Sally traced her thumb across my forehead, soon moving down to my still-forming breasts, and further, to my butterfly-filled stomach where she squeezed her thumb and forefinger, spilling a droplet of blood into my navel.
‘You’re my very best friend, Lizzie,’ she whispered.
‘I think I love you,’ I answered. And, in case she thought I meant it added, ‘Just pretending.’
I asked Sally if it was true, what her father said, about the boys being able to know.
‘We’ll experiment,’ she said.
That afternoon, we went down to the mall and paraded around like we’d seen the older girls do. A pack of boys seemed to follow us everywhere, but Sally just turned her head whenever they tried to speak to us.
‘Bloody snobby bitches,’ taunted the pack, but still kept trailing behind.
‘See!’ said Sally. ‘It must be true.’
Like Mr Jones had predicted, wherever we went, boys started surrounding us like dingoes. And, although we quite enjoyed their howling attention, we weren’t interested in just anyone. Of course, we were saving ourselves. Sally and I had both agreed to wait for Mr. Right.
In the meantime, perfectly content on our regular Saturday night sleepovers, we explored each other’s bodies in the quiet of Sally’s single bed.
We discovered how to make love bites and sucked at our own arms before attempting to lay claims on each other. Eventually, I sank my teeth into Sally’s neck and sipped at her skin like it was a vanilla thick shake. When I came up for air, I saw that I’d left a neat, little, scarlet bruise the exact shape of my mouth. I grabbed a mirror so Sally could see too. For the next ten days, she wore her hair loose to cover the imprint I’d left. Sometimes, walking home from school, a cross-wind would sweep her curls to one side and I’d catch a glimpse of the fading mark and shiver, right there in the warm sunshine.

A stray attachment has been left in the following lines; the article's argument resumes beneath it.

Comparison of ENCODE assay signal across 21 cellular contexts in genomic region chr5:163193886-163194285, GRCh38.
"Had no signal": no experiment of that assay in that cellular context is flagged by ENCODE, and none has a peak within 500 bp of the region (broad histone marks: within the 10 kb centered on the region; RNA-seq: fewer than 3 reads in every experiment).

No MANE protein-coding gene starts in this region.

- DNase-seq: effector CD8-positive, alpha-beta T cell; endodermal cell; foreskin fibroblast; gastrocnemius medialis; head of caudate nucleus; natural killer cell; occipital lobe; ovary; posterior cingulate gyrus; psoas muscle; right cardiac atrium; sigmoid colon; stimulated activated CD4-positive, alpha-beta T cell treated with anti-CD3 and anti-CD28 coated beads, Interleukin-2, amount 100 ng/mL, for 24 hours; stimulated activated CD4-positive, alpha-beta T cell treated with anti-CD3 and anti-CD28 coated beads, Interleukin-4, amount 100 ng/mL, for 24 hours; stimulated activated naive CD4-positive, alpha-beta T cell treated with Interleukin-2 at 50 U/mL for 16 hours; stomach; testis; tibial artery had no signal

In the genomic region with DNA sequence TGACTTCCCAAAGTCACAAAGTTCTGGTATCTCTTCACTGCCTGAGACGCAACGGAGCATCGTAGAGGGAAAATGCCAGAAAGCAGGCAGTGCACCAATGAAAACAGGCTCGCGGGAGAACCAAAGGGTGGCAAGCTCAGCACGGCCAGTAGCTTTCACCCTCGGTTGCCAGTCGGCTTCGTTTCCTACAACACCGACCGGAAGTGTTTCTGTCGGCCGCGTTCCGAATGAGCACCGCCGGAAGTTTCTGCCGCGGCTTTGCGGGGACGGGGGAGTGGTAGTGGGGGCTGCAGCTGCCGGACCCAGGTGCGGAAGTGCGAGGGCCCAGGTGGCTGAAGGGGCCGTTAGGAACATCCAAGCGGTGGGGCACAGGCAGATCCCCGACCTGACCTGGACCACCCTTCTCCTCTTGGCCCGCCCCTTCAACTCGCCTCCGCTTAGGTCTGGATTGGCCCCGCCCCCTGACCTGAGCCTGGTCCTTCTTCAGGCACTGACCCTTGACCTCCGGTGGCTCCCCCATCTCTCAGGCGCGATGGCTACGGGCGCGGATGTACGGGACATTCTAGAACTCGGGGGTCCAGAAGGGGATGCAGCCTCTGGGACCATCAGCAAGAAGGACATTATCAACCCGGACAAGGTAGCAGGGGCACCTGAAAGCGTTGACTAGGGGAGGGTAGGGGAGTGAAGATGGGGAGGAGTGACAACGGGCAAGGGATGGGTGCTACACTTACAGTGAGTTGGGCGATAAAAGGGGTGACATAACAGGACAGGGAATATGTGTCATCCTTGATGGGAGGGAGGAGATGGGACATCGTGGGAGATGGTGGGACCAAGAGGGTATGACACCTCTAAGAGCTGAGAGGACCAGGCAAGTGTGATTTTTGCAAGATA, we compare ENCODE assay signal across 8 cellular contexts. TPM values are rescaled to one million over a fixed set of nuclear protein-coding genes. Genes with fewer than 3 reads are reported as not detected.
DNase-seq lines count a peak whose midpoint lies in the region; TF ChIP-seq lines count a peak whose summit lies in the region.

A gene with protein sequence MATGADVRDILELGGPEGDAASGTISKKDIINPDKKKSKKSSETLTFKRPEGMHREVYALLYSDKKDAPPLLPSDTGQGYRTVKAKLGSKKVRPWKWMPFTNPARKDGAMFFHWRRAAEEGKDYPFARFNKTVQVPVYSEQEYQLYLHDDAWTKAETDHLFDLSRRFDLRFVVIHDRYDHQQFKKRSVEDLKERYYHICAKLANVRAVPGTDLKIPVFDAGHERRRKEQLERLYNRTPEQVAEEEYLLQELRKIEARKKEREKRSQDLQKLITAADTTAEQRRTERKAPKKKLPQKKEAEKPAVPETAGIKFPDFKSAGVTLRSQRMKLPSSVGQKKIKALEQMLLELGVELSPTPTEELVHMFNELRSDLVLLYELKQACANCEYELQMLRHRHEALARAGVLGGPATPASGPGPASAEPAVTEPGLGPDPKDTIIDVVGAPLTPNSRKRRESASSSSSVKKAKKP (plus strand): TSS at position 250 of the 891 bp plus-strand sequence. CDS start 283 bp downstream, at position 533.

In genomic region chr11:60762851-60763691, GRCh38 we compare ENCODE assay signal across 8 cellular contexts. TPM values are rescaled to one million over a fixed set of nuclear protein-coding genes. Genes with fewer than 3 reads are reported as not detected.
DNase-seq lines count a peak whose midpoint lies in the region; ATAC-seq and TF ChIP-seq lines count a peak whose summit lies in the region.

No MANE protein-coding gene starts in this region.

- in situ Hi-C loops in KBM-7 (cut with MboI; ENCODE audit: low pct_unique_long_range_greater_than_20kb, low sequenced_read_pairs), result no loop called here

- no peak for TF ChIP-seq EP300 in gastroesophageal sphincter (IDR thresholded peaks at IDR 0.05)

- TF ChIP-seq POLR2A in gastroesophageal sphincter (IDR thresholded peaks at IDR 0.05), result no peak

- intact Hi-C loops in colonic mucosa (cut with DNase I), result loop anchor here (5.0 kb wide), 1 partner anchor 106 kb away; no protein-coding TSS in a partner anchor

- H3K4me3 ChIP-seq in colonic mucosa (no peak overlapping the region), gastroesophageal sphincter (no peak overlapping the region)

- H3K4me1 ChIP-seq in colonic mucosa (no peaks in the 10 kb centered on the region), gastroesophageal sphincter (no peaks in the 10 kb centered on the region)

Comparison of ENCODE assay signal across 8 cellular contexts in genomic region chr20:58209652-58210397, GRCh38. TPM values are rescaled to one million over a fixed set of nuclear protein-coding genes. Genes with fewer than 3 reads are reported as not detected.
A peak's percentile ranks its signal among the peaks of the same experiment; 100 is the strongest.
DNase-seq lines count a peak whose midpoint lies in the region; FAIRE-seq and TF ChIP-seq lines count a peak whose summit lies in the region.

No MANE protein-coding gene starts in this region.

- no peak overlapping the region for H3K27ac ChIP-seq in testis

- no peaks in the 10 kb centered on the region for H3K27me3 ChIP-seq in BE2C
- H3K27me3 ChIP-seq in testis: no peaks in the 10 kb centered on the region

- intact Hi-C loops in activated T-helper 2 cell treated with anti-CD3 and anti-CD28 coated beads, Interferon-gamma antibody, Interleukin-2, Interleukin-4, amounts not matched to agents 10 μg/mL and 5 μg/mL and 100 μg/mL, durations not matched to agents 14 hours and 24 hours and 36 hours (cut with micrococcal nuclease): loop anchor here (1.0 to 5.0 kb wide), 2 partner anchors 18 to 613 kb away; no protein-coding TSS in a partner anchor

Mum said it wasn’t healthy, how much time Sally and I spent together. She kept nagging me to invite other girls over. ‘Nice boys too, if you want, with the obvious coda, ‘as long as your father or I am at home.’
‘It’s not that I don’t like Sally,’ she said. ‘It’s just that, well Lizzie, it doesn’t seem natural to spend all that time with just one friend.’
I was furious and asked her if she’d rather I hung out like some slut with a gang of boys and get up the duff before my fourteenth birthday. I’d never spoken to my mum like that and I felt pretty bad, to tell the truth, but at least it shut her up.
‘Your mother is so weird,’ said Sally, ‘She deserves it.’
School holidays, it was already after 2pm and Sally hadn’t rung. It was a pact we’d made last holidays; that we would take it in turn to ring each other every day. I checked my diary again – it was definitely Sally’s turn, but I rang anyway.
Mr Jones answered the phone.
‘I’m sorry Lizzie, Sally’s gone shopping with her sisters, she told me to tell you she’d ring you later.’
‘Oh! That’s okay, ‘ I answered, trying to sound natural. ‘That’s right, Sally told me about shopping, I just forgot.’
I don’t know why I said that. Sally probably had told me, anyway, so it wasn’t really a lie. After all, we told each other everything.
I rang back at 4pm but there was no answer, and when I rang back at five-thirty I was told, before a rushed goodbye, that Sally had decided to go to the movies with her sister. Up you! I thought, before yelling into the dead phone.
‘YOU CAN RING ME.’
Days later, when I finally rang back, Sally answered. ‘Sorry I haven’t caught up Lizzie, I’ve been that busy, you know. I went to the movies with my sister, and her friends and, well, things are kind of different. I met this guy.’ She was laying it on so thick, it made me want to puke.
‘I can’t believe it. Brian. His name is Brian, he’s dead-set gorgeous, and he reckons, I’m amazing, he told me I’m amazing, and well, he’s a bit older, you know, he’s got a car.